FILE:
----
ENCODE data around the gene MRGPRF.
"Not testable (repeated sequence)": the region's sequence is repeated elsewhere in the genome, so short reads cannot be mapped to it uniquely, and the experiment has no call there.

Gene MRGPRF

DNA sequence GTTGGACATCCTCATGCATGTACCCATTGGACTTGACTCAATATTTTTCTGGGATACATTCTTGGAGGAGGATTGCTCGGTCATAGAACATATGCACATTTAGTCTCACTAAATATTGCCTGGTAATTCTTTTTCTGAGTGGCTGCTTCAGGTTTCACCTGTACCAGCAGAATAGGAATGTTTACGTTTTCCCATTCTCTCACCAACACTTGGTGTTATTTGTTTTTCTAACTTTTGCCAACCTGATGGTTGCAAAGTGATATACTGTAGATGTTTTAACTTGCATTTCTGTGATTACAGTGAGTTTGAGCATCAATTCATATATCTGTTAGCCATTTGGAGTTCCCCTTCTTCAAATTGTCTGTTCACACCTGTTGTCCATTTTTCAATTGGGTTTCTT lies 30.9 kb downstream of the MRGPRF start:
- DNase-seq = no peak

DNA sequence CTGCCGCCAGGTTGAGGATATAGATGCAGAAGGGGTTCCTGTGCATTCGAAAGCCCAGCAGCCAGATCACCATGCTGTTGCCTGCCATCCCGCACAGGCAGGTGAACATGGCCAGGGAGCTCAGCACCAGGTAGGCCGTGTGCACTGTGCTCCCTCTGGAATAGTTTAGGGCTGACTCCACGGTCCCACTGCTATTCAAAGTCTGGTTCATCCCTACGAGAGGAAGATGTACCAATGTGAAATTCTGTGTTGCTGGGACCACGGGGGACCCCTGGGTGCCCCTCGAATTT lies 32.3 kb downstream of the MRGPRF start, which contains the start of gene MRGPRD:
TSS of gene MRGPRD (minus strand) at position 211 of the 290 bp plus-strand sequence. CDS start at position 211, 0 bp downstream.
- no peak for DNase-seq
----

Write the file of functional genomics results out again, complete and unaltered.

ENCODE data around the gene MRGPRF.
"Not testable (repeated sequence)": the region's sequence is repeated elsewhere in the genome, so short reads cannot be mapped to it uniquely, and the experiment has no call there.

Gene MRGPRF

DNA sequence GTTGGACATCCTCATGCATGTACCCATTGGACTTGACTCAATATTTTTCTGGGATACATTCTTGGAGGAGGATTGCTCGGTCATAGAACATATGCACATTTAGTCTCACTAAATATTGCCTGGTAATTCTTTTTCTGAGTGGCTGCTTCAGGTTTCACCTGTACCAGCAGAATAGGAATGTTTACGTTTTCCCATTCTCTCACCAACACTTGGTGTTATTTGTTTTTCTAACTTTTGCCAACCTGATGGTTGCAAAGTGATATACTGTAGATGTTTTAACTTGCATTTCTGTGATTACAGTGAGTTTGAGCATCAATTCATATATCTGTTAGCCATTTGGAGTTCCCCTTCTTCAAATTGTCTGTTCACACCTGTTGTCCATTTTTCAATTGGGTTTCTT lies 30.9 kb downstream of the MRGPRF start:
- DNase-seq = no peak

DNA sequence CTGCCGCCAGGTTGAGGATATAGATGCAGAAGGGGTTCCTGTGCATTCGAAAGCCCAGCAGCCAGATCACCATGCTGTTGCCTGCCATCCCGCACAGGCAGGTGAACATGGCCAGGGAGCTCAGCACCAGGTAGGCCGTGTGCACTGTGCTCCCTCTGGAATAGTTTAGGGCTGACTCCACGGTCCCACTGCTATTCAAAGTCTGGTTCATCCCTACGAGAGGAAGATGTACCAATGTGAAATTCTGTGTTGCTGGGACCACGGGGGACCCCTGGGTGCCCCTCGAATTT lies 32.3 kb downstream of the MRGPRF start, which contains the start of gene MRGPRD:
TSS of gene MRGPRD (minus strand) at position 211 of the 290 bp plus-strand sequence. CDS start at position 211, 0 bp downstream.
- no peak for DNase-seq